many of the nontraditional believers present in the "liberal" denominations back in 1963–1964 ended up leaving the churches—as reflected in the declining membership of these groups. This did not lead to a decline in traditional belief among the general public, nor did it inflate the proportion of the unchurched, because many of the defectors' sons and daughters returned to the churches.
This is supported by data showing that the majority of Americans raised in irreligious homes end up joining a religious group, most often one with a traditional theology.10
As would be expected, this relaxation of the rules resulted in many Catholics going to Mass less often than every week. Today Catholics attend church at about the same rate as Protestants (see chap. 1). Consequently, as compared with the days before the council's declaration, the overall rate of American church attendance declined. But that is it.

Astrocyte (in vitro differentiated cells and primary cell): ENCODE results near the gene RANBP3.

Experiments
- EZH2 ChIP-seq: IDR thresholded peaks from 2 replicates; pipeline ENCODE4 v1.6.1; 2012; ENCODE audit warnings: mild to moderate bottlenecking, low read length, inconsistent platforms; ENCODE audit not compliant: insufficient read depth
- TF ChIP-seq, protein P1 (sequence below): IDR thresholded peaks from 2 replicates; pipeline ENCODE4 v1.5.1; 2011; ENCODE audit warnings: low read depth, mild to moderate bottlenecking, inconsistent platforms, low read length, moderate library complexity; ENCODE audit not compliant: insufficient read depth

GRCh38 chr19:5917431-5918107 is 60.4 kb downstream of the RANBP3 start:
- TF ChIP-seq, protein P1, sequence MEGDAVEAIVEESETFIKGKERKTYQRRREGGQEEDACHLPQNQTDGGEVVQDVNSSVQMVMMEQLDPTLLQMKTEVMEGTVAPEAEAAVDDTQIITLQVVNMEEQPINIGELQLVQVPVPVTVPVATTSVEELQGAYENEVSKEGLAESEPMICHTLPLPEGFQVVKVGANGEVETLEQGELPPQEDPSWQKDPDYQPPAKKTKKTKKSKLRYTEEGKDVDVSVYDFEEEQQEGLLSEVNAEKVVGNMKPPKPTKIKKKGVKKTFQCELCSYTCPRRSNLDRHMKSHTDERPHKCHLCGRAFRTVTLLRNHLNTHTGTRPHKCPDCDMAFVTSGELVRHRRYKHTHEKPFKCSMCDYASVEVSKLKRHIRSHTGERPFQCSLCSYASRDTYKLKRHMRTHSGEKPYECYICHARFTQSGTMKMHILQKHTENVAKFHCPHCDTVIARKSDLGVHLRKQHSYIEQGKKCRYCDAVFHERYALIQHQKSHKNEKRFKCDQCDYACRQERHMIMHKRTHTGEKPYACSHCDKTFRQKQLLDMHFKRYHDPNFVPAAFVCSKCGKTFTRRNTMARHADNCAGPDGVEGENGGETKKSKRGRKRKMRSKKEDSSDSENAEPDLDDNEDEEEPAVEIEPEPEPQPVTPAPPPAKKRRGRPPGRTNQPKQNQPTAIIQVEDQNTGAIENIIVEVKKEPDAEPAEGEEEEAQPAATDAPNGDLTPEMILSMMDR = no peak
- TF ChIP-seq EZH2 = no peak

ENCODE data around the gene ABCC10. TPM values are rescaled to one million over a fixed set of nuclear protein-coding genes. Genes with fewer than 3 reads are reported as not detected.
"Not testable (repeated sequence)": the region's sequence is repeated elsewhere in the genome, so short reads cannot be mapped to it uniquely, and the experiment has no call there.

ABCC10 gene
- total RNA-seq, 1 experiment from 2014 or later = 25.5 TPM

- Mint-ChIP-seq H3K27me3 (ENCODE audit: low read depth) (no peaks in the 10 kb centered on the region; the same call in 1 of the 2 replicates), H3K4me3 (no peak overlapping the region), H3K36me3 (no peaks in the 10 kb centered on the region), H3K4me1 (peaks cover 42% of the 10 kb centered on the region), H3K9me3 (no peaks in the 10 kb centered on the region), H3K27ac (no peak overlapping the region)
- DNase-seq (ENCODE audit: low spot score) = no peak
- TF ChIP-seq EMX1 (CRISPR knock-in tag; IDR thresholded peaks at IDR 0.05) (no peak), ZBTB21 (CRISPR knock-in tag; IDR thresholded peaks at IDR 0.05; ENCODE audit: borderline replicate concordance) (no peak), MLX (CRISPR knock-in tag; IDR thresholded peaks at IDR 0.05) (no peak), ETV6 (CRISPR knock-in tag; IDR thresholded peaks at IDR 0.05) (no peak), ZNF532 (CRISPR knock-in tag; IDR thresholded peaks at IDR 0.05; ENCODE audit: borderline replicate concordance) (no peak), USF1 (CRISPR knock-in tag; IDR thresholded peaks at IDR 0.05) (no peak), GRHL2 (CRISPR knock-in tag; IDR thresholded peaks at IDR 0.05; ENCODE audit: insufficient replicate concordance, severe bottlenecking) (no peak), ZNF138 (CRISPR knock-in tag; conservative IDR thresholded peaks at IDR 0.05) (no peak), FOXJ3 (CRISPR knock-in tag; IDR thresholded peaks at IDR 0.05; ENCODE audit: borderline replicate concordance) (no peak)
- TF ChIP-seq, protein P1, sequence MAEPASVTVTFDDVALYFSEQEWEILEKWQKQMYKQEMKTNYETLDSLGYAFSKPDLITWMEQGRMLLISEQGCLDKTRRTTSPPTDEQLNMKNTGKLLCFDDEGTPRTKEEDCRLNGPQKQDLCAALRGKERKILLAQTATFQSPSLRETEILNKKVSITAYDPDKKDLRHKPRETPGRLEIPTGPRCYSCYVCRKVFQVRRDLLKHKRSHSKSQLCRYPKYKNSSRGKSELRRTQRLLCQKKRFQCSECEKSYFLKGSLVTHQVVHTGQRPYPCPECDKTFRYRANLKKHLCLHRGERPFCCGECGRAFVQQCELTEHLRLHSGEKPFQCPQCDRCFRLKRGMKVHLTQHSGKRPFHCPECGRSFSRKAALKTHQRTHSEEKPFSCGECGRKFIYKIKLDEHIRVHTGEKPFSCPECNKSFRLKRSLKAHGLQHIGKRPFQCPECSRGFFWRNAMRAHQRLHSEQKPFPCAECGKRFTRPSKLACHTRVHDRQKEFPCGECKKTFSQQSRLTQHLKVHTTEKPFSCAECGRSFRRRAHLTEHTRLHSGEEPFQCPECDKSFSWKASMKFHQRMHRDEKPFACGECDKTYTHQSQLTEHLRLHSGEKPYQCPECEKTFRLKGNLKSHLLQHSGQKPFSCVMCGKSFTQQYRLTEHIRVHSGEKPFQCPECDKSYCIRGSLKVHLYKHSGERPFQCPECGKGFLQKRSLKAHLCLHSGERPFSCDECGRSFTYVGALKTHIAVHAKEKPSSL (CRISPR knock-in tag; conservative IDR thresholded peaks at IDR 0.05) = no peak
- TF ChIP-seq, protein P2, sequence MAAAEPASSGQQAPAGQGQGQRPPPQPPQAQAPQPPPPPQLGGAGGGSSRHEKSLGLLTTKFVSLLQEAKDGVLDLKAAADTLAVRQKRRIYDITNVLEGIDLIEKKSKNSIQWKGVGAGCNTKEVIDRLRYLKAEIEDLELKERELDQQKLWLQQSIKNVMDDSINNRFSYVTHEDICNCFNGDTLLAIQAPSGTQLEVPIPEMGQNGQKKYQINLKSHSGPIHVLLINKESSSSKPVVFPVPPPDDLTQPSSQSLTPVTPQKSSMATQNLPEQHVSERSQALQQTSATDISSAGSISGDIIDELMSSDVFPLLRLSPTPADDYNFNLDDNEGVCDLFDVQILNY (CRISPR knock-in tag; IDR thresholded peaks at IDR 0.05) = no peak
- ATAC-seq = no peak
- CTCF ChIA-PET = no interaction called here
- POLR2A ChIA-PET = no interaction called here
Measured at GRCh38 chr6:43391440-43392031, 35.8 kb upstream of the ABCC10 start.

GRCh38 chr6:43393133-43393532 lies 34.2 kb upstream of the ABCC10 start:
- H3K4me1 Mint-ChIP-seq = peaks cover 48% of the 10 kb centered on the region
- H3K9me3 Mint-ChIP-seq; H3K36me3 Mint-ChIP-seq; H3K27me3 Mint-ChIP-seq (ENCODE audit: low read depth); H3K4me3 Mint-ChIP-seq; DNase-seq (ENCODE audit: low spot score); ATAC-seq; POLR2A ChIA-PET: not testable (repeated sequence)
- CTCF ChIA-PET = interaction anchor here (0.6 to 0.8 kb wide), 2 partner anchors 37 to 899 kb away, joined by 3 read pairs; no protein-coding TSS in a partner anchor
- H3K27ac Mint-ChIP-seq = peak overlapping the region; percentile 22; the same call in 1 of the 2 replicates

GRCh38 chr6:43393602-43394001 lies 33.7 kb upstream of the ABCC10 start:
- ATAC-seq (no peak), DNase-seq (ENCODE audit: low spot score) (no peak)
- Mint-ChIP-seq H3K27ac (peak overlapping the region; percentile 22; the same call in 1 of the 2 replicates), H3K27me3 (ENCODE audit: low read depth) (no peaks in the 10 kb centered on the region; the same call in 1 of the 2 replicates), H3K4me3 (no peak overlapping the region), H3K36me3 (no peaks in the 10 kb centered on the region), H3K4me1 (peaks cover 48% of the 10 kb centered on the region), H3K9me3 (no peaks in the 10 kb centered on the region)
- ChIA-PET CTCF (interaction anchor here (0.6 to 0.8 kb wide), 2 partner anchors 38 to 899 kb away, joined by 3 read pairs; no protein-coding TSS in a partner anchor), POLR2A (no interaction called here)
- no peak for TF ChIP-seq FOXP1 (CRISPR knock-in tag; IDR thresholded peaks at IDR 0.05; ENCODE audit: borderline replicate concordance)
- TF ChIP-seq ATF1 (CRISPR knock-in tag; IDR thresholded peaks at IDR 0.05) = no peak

But the concern generated by this finding is a false alarm. This same effect can be found in every national survey of church attendance ever done. Young people have always been less likely to attend than are older people.